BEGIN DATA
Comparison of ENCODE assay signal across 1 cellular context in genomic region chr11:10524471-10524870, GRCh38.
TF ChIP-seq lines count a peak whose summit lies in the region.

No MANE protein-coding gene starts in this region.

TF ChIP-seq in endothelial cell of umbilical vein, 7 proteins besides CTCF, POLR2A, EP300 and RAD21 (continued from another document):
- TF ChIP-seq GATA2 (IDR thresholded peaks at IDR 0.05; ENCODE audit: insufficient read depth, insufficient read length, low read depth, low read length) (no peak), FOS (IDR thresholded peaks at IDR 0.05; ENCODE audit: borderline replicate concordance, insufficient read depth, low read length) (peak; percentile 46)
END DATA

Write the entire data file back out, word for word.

Comparison of ENCODE assay signal across 1 cellular context in genomic region chr11:10524471-10524870, GRCh38.
TF ChIP-seq lines count a peak whose summit lies in the region.

No MANE protein-coding gene starts in this region.

TF ChIP-seq in endothelial cell of umbilical vein, 7 proteins besides CTCF, POLR2A, EP300 and RAD21 (continued from another document):
- TF ChIP-seq GATA2 (IDR thresholded peaks at IDR 0.05; ENCODE audit: insufficient read depth, insufficient read length, low read depth, low read length) (no peak), FOS (IDR thresholded peaks at IDR 0.05; ENCODE audit: borderline replicate concordance, insufficient read depth, low read length) (peak; percentile 46)